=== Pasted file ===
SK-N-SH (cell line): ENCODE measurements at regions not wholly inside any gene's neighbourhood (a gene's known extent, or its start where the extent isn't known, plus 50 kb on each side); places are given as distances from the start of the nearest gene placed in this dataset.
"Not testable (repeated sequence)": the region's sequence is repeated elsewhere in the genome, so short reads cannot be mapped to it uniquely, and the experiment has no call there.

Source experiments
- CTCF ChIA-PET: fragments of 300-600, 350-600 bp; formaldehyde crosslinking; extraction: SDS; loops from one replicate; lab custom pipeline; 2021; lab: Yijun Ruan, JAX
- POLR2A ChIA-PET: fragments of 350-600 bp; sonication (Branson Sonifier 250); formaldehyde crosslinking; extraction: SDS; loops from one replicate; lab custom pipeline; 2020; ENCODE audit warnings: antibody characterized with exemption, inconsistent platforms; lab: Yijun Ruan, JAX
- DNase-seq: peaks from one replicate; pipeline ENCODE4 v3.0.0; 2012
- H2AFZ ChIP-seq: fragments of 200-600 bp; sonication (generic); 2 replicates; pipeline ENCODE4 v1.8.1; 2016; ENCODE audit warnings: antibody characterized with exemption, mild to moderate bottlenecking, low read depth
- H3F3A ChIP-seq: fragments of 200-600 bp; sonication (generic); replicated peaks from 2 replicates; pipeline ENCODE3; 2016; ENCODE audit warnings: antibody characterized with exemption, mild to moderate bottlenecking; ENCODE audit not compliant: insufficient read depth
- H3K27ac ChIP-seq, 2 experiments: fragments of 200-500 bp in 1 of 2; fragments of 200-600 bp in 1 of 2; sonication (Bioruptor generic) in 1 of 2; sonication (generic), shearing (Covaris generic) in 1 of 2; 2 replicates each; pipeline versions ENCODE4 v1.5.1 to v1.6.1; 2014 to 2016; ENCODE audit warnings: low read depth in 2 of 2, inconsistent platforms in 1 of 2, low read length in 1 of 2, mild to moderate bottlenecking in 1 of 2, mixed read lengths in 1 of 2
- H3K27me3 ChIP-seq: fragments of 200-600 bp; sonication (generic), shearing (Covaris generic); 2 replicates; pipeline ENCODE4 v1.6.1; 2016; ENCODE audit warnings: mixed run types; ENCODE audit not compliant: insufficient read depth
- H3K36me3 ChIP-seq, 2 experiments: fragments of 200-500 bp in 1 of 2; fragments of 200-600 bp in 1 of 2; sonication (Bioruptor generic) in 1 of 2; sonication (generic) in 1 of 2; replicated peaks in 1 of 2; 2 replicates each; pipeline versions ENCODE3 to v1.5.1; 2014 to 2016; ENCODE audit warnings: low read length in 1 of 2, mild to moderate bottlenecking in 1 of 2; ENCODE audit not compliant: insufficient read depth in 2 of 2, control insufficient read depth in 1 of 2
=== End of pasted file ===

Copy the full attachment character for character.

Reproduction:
SK-N-SH (cell line): ENCODE measurements at regions not wholly inside any gene's neighbourhood (a gene's known extent, or its start where the extent isn't known, plus 50 kb on each side); places are given as distances from the start of the nearest gene placed in this dataset.
"Not testable (repeated sequence)": the region's sequence is repeated elsewhere in the genome, so short reads cannot be mapped to it uniquely, and the experiment has no call there.

Source experiments
- CTCF ChIA-PET: fragments of 300-600, 350-600 bp; formaldehyde crosslinking; extraction: SDS; loops from one replicate; lab custom pipeline; 2021; lab: Yijun Ruan, JAX
- POLR2A ChIA-PET: fragments of 350-600 bp; sonication (Branson Sonifier 250); formaldehyde crosslinking; extraction: SDS; loops from one replicate; lab custom pipeline; 2020; ENCODE audit warnings: antibody characterized with exemption, inconsistent platforms; lab: Yijun Ruan, JAX
- DNase-seq: peaks from one replicate; pipeline ENCODE4 v3.0.0; 2012
- H2AFZ ChIP-seq: fragments of 200-600 bp; sonication (generic); 2 replicates; pipeline ENCODE4 v1.8.1; 2016; ENCODE audit warnings: antibody characterized with exemption, mild to moderate bottlenecking, low read depth
- H3F3A ChIP-seq: fragments of 200-600 bp; sonication (generic); replicated peaks from 2 replicates; pipeline ENCODE3; 2016; ENCODE audit warnings: antibody characterized with exemption, mild to moderate bottlenecking; ENCODE audit not compliant: insufficient read depth
- H3K27ac ChIP-seq, 2 experiments: fragments of 200-500 bp in 1 of 2; fragments of 200-600 bp in 1 of 2; sonication (Bioruptor generic) in 1 of 2; sonication (generic), shearing (Covaris generic) in 1 of 2; 2 replicates each; pipeline versions ENCODE4 v1.5.1 to v1.6.1; 2014 to 2016; ENCODE audit warnings: low read depth in 2 of 2, inconsistent platforms in 1 of 2, low read length in 1 of 2, mild to moderate bottlenecking in 1 of 2, mixed read lengths in 1 of 2
- H3K27me3 ChIP-seq: fragments of 200-600 bp; sonication (generic), shearing (Covaris generic); 2 replicates; pipeline ENCODE4 v1.6.1; 2016; ENCODE audit warnings: mixed run types; ENCODE audit not compliant: insufficient read depth
- H3K36me3 ChIP-seq, 2 experiments: fragments of 200-500 bp in 1 of 2; fragments of 200-600 bp in 1 of 2; sonication (Bioruptor generic) in 1 of 2; sonication (generic) in 1 of 2; replicated peaks in 1 of 2; 2 replicates each; pipeline versions ENCODE3 to v1.5.1; 2014 to 2016; ENCODE audit warnings: low read length in 1 of 2, mild to moderate bottlenecking in 1 of 2; ENCODE audit not compliant: insufficient read depth in 2 of 2, control insufficient read depth in 1 of 2